We live in an age where we are all ‘connected’. The phenomenon of the World Wide Web, manifested in Facebook, social networking sites, phone apps, and so forth seem to offer us endless and ever easier ways of keeping in constant touch with each other. In spite of this, many sociologists are finding our quality and quantity of conversation is actually poorer than a few years ago.
Why the paradox? Typing a smiley emoticon in a text message is certainly not the same as witnessing a real facial expression. Teens today are so engrossed in their online worlds, that they are simply not picking up the art of verbal conversation, which was a rite of passage even a mere decade ago. Even in workplaces, staff are less focused in meetings, reflexively checking phones and emails.
It is worth considering what the art of language represents, for we may be unwittingly degrading one of our most important qualities. Human beings are defined as “al-haywan al-natiq” meaning we are the ‘talking animal’. The word for ‘talking’ in Arabic shares the same root as the word for ‘logic’ given speech is intrinsically linked with intellect, and this ability to externalise our intellect by meaningful sounds is the key factor differentiating us from animals.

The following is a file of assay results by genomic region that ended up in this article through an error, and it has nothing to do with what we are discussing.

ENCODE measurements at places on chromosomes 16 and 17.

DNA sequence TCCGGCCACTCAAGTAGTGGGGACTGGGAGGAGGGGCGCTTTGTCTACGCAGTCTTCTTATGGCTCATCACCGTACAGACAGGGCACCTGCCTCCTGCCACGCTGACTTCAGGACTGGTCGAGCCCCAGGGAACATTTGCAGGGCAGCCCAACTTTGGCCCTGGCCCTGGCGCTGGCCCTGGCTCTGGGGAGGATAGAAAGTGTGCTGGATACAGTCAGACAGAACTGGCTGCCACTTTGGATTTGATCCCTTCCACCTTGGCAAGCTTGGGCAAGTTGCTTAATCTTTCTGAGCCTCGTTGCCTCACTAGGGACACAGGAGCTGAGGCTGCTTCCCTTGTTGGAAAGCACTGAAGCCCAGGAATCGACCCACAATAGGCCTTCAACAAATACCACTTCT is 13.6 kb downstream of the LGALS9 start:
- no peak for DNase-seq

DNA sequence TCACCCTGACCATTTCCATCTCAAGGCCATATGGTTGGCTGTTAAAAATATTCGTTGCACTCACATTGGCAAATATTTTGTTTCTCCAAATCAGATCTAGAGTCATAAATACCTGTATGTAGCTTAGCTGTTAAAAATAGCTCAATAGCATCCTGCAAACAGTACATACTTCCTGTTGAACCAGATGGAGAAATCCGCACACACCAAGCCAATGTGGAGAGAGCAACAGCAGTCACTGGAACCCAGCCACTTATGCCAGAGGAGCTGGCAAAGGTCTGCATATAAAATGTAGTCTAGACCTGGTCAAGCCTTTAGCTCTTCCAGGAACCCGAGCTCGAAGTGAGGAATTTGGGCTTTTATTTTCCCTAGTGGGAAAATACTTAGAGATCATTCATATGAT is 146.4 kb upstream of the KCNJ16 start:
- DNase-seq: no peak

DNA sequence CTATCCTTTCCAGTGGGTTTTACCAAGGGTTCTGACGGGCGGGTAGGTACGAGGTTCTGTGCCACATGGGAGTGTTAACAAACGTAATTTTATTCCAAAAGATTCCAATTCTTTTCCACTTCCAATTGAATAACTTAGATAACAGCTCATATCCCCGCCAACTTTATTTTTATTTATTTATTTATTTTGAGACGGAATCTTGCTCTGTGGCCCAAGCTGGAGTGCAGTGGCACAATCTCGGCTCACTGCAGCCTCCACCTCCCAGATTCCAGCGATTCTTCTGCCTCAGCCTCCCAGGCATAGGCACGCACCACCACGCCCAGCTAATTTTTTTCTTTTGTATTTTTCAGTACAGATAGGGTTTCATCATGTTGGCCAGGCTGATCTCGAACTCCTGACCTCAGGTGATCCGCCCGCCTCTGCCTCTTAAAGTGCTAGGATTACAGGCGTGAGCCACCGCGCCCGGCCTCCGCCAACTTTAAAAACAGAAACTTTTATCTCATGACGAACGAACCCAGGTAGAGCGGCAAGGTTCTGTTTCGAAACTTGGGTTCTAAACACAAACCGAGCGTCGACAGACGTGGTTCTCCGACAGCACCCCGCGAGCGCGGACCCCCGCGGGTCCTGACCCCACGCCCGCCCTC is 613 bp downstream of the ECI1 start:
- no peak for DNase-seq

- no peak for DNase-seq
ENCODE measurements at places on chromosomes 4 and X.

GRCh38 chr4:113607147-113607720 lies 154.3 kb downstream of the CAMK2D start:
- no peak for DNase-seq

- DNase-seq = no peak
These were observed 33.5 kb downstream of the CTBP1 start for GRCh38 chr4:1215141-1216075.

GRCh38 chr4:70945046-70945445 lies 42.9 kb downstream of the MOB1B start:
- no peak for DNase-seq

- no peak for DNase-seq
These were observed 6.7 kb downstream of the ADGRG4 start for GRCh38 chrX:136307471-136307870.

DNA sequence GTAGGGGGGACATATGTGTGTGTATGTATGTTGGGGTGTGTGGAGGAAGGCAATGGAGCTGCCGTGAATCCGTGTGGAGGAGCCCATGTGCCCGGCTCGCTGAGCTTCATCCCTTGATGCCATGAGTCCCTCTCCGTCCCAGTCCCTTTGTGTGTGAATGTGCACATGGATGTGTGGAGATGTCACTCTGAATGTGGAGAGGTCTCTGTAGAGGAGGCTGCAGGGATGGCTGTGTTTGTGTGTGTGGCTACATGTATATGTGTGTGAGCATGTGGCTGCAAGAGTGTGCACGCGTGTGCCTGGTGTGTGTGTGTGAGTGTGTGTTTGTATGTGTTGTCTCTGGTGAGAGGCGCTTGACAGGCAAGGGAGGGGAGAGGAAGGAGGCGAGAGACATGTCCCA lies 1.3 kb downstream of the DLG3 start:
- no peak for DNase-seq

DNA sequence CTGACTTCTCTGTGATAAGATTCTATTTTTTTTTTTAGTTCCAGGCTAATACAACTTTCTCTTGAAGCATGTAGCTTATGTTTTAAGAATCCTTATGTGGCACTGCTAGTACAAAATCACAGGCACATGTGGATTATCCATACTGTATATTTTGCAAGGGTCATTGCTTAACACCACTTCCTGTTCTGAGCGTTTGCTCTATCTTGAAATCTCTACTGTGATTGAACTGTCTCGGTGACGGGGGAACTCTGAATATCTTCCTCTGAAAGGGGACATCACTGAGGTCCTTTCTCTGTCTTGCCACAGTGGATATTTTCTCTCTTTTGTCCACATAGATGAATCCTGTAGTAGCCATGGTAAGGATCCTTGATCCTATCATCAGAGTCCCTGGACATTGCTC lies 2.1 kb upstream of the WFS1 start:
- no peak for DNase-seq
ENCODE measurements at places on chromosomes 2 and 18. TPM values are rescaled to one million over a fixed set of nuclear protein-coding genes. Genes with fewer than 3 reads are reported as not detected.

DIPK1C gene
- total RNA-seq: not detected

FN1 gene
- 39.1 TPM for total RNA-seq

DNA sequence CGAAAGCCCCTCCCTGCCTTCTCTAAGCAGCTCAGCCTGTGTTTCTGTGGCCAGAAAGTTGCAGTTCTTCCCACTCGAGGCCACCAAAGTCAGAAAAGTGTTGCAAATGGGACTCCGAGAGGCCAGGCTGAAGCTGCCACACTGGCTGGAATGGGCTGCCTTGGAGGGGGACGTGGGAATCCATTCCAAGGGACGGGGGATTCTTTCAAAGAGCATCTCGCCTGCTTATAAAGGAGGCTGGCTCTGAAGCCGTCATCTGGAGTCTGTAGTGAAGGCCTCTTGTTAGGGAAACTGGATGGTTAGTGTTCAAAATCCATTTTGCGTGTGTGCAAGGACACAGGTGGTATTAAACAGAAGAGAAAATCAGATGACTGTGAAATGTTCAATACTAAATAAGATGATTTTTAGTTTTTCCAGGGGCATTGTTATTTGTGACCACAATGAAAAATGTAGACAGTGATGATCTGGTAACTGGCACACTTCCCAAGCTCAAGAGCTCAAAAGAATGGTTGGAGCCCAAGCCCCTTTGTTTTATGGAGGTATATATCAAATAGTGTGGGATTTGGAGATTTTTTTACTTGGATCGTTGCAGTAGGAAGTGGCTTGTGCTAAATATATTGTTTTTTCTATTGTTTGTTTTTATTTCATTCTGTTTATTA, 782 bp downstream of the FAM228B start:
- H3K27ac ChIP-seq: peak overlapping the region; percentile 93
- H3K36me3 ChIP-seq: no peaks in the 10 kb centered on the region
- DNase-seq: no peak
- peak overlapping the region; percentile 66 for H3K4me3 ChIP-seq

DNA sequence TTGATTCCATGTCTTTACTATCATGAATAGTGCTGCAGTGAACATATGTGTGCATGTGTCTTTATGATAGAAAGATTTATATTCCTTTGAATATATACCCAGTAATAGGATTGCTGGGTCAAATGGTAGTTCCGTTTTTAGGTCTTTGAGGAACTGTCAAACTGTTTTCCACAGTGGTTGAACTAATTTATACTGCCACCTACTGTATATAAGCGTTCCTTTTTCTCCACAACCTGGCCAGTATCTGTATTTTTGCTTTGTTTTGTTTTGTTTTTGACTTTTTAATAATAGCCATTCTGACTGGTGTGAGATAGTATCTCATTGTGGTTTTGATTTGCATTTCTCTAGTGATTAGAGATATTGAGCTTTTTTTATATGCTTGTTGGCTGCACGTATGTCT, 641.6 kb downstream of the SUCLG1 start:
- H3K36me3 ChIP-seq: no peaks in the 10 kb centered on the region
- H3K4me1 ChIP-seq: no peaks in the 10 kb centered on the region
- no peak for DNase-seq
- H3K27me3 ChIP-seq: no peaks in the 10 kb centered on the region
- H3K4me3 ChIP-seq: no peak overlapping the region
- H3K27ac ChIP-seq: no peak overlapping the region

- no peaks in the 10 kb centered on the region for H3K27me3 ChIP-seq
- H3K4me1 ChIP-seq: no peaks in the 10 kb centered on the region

Speech, and its corollary, the written word, therefore are gifts bestowed upon us by our Creator. The mightiest of gifts, the Quran, whose wisdom and depth transcend the limits of human intellect, was transmitted orally. The Prophet Muhammad (peace be upon him) was known for his eloquence and brevity of speech: the ability to say a few words strung in a manner that conveyed vast meaning.
Limiting the art of conversation to only its online forms is not only depriving us of the irreplaceable warmth and depth of a face-to-face conversation, but is also depriving us of the ability to contemplate and reflect.
As Muslims we believe we can draw closer to God through pondering on His signs, both His word and His creation. To be less able to recognise these signs is therefore calamitous. Indeed the Qur’an states: “In the creation of the heavens and the earth, and the alternation of night and day, there are signs for people of intelligence” (Qur’an 3:190). Constantly being online makes it difficult to concentrate on anything, never mind contemplate.
Conversation is an art, and effective speech is a Prophetic trait to aspire towards. In today’s world, properly conversing with our loved ones, and reflecting on life is something which no longer happens automatically but which needs proactive planning and effort. The sooner we realise this, the sooner we put a stop to a subtle degradation of our humanity.
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